In Memoriam: Stefan Andersson, Ph.D.
Research Professor, Center for Nuclear Receptors and Cell Signaling
Department of Biology and Biochemistry
Stefan Andersson, a research professor and talented biochemist at the University of Houston’s Center for Nuclear Receptors and Cell Signaling (CNRCS), died on June 9. He was 59.
During the course of his career, Andersson’s research influenced several topics, including women’s reproductive health, benign prostatic hyperplasia and prostate cancer.
Most recently, his work involved the study of a specific enzyme that inactivates estradiol in the cervix. The enzyme appears to be important for maintenance of normal cervical function during pregnancy and may be involved in the softening of the cervix that naturally occurs during labor. Cervical softening ahead of schedule is a serious medical condition often leading to premature labor and is a major cause of neonatal morbidity and mortality in the United States. Andersson was working to determine the cause of the condition and strategies for designing treatments.
He also studied the enzyme, 3-ketosteroid reductase, which may play an important role in the occurrence and progression of benign prostatic hyperplasia and prostate cancer.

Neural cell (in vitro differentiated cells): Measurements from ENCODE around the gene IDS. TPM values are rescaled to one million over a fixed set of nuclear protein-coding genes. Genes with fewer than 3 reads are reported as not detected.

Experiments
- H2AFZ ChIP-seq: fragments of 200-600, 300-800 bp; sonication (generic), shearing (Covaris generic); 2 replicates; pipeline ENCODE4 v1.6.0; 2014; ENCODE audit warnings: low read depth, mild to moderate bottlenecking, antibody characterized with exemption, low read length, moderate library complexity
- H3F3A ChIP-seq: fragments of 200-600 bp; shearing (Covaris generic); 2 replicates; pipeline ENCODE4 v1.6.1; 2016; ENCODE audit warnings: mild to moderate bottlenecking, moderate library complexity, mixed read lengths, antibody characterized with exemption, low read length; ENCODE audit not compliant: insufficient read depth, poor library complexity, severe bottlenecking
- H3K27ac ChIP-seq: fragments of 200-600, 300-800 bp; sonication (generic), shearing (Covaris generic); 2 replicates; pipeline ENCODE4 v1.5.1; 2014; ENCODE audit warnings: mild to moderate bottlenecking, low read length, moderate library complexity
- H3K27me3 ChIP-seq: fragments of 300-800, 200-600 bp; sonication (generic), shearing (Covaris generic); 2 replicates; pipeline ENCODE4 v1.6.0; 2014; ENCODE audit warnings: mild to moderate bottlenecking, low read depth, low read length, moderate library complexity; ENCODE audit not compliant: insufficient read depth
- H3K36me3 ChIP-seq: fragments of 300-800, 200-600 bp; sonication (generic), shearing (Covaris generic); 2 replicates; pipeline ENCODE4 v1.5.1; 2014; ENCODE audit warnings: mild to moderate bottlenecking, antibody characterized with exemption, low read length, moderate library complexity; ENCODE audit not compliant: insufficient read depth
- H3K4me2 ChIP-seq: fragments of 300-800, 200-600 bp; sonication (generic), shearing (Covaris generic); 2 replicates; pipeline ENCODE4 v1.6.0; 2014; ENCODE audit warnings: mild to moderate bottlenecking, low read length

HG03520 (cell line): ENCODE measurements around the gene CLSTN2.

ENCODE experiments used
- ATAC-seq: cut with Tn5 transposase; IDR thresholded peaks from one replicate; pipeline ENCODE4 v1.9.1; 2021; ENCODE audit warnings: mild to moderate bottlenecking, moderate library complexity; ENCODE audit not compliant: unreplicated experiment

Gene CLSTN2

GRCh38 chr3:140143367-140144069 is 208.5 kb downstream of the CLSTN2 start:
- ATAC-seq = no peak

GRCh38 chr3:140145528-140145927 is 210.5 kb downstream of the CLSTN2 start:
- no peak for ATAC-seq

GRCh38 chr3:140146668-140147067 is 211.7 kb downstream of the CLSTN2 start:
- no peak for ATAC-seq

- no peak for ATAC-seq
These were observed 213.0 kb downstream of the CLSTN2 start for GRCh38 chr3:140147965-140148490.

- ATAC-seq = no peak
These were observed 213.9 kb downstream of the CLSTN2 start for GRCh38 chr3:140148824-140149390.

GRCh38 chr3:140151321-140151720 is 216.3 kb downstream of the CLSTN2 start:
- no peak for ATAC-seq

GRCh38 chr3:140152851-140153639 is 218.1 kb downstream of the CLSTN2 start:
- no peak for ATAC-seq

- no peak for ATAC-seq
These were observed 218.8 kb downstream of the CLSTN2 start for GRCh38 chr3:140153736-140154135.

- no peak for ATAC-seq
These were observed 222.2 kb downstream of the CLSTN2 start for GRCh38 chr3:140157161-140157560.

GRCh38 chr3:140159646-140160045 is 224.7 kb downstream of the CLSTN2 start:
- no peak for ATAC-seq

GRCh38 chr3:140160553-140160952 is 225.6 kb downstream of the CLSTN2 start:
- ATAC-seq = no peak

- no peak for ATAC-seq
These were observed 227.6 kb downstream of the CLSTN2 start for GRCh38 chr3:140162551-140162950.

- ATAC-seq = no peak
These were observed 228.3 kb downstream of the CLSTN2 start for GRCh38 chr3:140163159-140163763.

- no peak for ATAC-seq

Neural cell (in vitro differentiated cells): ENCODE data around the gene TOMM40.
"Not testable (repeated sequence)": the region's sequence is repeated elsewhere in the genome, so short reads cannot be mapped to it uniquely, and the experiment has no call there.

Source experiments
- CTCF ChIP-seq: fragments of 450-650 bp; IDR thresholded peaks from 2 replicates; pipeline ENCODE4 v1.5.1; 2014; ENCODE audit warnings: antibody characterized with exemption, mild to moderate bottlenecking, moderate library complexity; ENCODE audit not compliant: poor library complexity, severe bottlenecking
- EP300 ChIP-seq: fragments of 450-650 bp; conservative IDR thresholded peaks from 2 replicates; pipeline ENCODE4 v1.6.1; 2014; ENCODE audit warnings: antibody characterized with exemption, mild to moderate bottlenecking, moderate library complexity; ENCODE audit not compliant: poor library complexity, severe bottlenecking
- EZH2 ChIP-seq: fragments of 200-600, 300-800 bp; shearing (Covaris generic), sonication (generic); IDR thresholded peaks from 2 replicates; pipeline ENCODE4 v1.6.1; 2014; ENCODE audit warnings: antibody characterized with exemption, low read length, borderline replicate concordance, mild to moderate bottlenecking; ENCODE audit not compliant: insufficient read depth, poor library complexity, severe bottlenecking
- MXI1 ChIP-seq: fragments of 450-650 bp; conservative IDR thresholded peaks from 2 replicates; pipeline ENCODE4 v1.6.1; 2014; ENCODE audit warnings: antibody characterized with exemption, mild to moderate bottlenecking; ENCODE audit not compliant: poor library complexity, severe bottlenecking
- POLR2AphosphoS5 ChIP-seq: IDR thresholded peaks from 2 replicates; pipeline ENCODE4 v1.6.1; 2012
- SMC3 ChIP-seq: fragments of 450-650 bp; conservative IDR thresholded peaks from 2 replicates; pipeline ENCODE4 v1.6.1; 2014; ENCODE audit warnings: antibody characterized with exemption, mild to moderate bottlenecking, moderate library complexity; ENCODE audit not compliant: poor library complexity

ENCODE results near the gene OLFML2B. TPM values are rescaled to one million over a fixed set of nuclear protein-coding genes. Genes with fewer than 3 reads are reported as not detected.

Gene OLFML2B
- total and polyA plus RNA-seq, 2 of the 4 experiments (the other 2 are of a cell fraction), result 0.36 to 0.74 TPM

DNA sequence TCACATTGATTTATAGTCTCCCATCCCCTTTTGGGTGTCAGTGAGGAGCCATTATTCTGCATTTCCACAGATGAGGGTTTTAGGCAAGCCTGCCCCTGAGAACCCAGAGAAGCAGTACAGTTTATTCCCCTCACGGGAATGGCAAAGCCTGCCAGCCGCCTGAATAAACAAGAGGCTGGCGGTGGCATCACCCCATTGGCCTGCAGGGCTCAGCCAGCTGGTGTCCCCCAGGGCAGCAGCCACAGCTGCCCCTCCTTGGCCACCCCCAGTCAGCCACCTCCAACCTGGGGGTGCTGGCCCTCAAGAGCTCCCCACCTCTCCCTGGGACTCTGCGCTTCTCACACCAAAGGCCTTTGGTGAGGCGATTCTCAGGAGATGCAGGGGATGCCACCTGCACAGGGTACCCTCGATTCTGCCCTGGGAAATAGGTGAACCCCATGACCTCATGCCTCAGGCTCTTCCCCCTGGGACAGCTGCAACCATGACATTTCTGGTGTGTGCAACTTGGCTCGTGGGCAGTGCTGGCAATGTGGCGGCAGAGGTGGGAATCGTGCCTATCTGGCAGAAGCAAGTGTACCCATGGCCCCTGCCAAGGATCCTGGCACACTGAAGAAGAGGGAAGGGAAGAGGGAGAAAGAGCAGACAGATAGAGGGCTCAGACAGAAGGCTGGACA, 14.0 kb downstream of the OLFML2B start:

Andersson joined the UH faculty in December 2009. He was part of the initial group of faculty hired for the CNRCS, established at UH in early 2009. He was a member of the laboratory research team of Jan- Åke Gustafsson, CNRCS director. The Center is involved in many aspects of nuclear receptor research, all focused on understanding the role of these receptors in health and disease.
A native of Sweden, Andersson began his career as a pharmacologist. In the late 1980s, he began doing research at The University of Texas Southwestern Medical Center in Dallas. There he identified and cloned two genes encoding enzymes important to androgen biosynthesis. One of these enzymes was discovered to convert testosterone to the more potent androgen dihydrotestosterone in the prostate.
The breakthrough was noticed by researchers at the pharmaceutical company Merck, who successfully recruited Andersson to continue his research. The results were applied to developing new treatments for the conditions benign prostatic hyperplasia, androgenic alopecia (male pattern baldness) and prostate cancer.
Andersson held an M.S. in pharmacy and a Ph.D. in pharmaceutical biochemistry, both from the University of Uppsala in Sweden. He was a member of the American Society for Biochemistry and Molecular Biology and the Endocrine Society.